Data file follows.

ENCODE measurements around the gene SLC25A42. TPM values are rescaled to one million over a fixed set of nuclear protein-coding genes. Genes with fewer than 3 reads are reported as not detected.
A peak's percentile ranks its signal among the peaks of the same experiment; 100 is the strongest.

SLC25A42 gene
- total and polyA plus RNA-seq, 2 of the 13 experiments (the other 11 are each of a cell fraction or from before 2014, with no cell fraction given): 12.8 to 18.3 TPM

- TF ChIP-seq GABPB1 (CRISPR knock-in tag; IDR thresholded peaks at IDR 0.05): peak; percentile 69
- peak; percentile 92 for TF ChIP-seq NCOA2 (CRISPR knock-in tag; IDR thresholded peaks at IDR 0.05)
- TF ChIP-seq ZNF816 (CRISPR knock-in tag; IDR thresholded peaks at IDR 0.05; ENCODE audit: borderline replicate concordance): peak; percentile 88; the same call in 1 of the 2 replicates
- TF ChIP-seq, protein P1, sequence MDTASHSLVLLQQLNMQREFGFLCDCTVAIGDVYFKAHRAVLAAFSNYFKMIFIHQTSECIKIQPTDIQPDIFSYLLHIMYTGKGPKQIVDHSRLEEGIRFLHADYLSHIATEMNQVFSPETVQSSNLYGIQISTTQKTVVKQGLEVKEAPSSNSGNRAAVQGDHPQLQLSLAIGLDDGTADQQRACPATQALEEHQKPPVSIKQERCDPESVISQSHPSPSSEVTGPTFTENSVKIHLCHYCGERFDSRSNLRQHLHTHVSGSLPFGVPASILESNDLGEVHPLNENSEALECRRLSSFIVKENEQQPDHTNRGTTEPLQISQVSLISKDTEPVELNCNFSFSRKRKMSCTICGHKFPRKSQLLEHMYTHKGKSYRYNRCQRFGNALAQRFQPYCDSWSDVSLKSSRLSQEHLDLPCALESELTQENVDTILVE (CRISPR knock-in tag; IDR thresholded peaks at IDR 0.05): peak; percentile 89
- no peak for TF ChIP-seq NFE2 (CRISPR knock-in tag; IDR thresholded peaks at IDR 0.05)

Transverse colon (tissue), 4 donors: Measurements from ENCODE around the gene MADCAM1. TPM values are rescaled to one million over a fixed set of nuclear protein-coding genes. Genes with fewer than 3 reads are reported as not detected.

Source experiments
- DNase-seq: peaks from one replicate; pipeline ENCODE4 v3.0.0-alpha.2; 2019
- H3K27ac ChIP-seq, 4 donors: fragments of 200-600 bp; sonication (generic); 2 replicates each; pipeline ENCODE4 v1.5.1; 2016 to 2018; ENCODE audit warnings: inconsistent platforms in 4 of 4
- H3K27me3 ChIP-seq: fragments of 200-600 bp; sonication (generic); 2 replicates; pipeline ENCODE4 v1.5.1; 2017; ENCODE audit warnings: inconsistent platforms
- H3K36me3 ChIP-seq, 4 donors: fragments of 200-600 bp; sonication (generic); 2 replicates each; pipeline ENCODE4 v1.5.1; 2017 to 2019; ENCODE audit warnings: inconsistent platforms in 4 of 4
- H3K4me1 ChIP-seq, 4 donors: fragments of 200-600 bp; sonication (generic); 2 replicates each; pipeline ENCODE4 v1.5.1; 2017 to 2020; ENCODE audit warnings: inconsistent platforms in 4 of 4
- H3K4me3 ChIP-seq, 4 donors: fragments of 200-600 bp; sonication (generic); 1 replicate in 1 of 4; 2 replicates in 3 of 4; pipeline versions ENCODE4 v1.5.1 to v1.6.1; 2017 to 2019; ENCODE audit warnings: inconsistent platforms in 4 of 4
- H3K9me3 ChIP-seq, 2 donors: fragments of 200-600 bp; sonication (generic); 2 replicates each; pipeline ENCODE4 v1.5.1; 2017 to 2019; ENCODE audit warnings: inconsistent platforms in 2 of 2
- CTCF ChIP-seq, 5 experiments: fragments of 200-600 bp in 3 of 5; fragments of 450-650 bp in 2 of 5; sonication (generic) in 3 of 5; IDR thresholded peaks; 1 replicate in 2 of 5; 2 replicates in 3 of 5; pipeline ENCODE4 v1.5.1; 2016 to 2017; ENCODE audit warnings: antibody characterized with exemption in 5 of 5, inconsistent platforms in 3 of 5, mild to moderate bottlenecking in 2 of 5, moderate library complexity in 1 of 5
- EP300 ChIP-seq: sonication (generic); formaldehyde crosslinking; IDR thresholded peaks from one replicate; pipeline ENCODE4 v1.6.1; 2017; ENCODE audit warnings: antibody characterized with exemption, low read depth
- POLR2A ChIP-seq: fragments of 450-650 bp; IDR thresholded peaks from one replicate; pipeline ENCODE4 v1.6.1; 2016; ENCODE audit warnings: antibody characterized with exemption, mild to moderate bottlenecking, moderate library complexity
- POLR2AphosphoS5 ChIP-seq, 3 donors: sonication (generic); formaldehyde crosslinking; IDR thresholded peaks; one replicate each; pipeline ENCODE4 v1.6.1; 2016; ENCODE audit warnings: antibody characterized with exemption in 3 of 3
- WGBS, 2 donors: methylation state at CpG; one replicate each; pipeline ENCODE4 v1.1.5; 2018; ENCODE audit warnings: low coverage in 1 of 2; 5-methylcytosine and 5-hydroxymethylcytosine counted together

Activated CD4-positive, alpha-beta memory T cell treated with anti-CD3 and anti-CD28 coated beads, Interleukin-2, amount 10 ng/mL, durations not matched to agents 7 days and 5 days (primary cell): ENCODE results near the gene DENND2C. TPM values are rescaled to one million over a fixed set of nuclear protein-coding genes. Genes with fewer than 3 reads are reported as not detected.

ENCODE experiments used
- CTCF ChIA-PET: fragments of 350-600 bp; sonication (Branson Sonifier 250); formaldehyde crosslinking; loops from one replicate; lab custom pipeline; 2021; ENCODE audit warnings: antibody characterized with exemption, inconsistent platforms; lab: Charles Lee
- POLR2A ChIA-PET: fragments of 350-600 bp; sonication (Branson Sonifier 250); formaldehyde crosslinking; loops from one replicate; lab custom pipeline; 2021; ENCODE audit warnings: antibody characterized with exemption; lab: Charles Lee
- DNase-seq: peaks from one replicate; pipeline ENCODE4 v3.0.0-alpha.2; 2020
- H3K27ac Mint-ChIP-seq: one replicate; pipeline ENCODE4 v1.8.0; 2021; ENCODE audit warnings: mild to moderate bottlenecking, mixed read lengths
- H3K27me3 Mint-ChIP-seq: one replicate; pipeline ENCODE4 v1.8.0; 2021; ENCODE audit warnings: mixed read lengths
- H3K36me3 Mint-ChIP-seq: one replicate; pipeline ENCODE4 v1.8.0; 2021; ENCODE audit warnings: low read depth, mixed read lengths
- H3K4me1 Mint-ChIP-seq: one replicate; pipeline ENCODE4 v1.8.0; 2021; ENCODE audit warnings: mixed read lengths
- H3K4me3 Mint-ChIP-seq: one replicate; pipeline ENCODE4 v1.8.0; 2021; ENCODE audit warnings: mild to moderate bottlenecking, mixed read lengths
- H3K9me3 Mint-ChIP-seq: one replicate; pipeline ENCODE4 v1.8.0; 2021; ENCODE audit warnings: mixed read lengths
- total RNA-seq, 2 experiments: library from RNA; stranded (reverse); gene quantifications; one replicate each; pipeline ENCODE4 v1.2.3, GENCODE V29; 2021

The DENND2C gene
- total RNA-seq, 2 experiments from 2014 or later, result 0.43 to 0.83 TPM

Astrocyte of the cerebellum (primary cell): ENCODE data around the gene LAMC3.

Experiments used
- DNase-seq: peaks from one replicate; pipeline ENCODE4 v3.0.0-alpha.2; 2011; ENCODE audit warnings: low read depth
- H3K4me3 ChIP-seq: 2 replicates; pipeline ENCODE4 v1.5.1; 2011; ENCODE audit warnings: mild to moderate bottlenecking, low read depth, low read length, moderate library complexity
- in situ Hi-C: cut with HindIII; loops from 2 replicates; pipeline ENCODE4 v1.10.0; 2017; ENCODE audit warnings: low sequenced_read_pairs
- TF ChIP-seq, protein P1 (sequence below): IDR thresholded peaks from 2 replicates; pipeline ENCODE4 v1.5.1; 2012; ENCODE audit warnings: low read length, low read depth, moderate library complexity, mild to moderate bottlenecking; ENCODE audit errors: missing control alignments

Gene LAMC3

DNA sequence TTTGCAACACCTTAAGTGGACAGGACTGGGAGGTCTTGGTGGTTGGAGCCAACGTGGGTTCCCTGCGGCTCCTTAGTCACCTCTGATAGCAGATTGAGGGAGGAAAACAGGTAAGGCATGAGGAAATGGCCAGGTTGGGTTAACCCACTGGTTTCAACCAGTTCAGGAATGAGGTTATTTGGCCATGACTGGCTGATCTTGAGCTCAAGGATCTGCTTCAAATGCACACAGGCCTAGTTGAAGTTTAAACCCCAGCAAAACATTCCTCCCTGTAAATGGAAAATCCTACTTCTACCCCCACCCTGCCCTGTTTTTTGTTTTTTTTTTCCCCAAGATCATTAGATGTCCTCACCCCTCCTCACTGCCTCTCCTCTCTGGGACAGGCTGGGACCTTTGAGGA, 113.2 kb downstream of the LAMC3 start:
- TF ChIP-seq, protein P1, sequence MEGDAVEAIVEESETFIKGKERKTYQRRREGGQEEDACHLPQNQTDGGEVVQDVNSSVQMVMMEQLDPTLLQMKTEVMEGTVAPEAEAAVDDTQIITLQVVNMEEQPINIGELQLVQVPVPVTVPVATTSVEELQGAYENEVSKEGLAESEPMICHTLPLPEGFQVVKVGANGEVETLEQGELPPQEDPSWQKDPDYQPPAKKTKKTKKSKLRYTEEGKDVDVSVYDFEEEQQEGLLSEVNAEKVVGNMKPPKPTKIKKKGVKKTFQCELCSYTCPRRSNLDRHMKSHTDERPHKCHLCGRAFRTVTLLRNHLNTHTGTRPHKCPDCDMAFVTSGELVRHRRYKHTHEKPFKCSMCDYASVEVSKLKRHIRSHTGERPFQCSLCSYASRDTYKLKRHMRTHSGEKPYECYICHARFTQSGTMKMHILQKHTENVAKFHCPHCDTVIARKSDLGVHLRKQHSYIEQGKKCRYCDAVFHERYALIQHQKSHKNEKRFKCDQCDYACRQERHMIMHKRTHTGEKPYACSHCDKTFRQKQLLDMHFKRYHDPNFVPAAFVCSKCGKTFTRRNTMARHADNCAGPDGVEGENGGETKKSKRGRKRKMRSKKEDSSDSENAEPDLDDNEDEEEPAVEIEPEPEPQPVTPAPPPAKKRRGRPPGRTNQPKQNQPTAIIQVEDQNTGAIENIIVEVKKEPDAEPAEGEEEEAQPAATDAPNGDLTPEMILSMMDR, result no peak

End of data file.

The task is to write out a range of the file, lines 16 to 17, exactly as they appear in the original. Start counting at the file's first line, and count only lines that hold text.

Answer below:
- H3K4me1 ChIP-seq, 4 donors: fragments of 200-600 bp; sonication (generic); 2 replicates each; pipeline ENCODE4 v1.5.1; 2017 to 2020; ENCODE audit warnings: inconsistent platforms in 4 of 4
- H3K4me3 ChIP-seq, 4 donors: fragments of 200-600 bp; sonication (generic); 1 replicate in 1 of 4; 2 replicates in 3 of 4; pipeline versions ENCODE4 v1.5.1 to v1.6.1; 2017 to 2019; ENCODE audit warnings: inconsistent platforms in 4 of 4